For one of our projects, we provided our client with a custom CMS that enables them to manage reservations on their newly constructed Convention Center. One particularity of this magnificent building is its ability to dynamically change room sizes based on their client’s needs & reservations ; meaning that one event could occupy the equivalent of 15 rooms or that 15 events could happen in 15 different rooms at the same time. Of course orienting people with that many rooms is no easy-task and our Screens needed to adapt intelligently to the building’s perpetual transformations by providing accurate directions ; without losing time of configuring each event for each screen’s location. We had provided a few dozens of VideoWall, Totem and Horizontal screens and we wanted them to display appropriate events based on their location and orientation. Since the building’s infrastructure is constantly evolving, totems are frequently moved around to display orientation about nearby events. In other words, we needed a way to be able to micro-locate a screen inside the building and know in which direction it was pointing to in order to automatically and accurately display arrows pointing to the right direction.
Beacons and other appetizing technologies
In order to micro-locate our screens, we quickly put our eyes on Beacons. Beacons are low-powered devices that can notify external devices of their presence. They basically hold and broadcast a simple unique identifier leaving us the work of doing what we want with them. In our case, we needed to locate our totems. Since a totem can be moved around and GPS signal inside buildings is not precise enough, we placed those beacons at a fixed-location and used their unique identifier to translate them into coordinates with the help of our backend. Then, with enough beacons around and with the help of their signal intensity we were able to trilaterate the signals to determine precisely where each totem was located.
Since at the time, our Digital Signage Player was not natively supporting the Bluetooth Low Energy (BLE) profile used by the Beacons to communicate, we had to create a custom board that would not only integrate a BLE chip to talk with the Beacons but also to integrate other technologies such as a digital compass to know which direction the totem was pointing to. It took us a few weeks to design, program and test the board. This board needed to connect to our Player through RS232 and act not only as a hub that would connect to the other chips (BLE, Compass, etc.) at specific baud-rates but also as a buffer that would store data received by those chips and deliver them to our player when needed.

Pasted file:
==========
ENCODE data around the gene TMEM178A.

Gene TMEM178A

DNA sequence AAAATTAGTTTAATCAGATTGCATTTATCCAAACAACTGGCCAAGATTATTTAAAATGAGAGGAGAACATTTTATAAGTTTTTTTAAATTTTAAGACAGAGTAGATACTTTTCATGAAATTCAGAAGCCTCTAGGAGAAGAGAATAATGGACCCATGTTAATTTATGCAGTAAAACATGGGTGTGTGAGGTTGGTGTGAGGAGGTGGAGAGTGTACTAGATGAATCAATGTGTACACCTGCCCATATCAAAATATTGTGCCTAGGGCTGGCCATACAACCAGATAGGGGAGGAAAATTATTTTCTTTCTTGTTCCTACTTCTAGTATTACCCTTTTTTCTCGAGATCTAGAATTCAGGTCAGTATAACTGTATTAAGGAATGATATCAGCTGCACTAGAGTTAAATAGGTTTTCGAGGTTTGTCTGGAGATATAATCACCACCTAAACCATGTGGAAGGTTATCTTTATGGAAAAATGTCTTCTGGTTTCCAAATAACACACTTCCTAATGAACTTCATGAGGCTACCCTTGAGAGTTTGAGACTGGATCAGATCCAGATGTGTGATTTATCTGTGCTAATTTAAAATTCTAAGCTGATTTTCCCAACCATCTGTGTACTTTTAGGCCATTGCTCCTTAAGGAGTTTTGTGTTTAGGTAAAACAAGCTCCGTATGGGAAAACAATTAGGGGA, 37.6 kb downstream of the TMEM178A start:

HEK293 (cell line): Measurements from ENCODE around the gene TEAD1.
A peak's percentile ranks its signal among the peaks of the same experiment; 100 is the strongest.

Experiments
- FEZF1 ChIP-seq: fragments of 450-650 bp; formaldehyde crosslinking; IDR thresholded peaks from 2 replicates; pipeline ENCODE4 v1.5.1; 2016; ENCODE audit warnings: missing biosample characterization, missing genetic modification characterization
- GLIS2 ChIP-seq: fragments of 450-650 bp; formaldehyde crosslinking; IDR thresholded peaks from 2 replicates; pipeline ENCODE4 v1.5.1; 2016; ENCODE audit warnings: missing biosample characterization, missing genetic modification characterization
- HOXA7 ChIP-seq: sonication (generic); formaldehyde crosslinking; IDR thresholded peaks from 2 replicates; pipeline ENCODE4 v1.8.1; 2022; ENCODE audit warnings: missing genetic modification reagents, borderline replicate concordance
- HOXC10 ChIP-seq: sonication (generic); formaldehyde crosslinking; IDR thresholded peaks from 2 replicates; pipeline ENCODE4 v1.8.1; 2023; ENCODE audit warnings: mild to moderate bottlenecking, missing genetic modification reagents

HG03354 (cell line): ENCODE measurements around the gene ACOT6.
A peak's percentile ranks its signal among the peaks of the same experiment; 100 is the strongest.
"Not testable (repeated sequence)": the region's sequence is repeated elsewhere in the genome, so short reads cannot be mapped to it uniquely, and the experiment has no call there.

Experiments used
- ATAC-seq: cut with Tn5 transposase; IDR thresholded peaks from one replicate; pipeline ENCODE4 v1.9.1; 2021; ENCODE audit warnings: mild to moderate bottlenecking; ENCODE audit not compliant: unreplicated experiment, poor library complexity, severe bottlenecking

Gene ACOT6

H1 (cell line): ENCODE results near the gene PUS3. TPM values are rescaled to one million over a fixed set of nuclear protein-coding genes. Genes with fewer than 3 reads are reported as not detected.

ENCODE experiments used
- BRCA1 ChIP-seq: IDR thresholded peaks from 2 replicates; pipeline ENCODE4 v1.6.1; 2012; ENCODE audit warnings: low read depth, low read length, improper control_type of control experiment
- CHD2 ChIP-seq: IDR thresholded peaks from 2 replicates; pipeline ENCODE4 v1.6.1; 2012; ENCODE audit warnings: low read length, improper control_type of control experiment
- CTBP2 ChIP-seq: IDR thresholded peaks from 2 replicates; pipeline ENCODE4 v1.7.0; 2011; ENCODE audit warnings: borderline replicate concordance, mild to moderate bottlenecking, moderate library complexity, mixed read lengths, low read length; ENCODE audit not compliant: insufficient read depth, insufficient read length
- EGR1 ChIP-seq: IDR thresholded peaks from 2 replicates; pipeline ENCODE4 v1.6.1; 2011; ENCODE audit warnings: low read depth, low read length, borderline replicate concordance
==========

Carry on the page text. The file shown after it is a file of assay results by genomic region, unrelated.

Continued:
Our custom board integrating other chips: BLE, GPS, Compass through a common RS232 interface
All roads lead to
Rome the right rooms
Once we were able to figure out where our screens were, we still needed to know where they were pointing to! We naturally went with the compass option since it wasn’t involving a complex installation and we would be able to accurately get the orientation we needed.
The main problem we faced early-on was the electro-magnetic distortion created by our totems’ materials. Whenever our compasses were less than 30cm away from a totem, their headings would lose or gain up to 20 degrees. This was easily fixed by moving the chip away from the totem itself. Once done, we still had to calibrate each compass so that its local reference was based on its totem. In other words, pointing to North (0°) required both that the compass points to north whenever our screen was facing north. That way, our widget would be able to know which arrow to display for each four main directions (North, South, East, West) depending on the reported heading of a totem.
With all of these data at hand, the only thing left to do was developing the widget, using our custom framework, that would integrate all of these data to display the right events on the right screens with the right direction.
It takes less than a second for the arrows to change direction when someone moves or turns a totem around saving hours of otherwise manual configuration from the operators every weeks.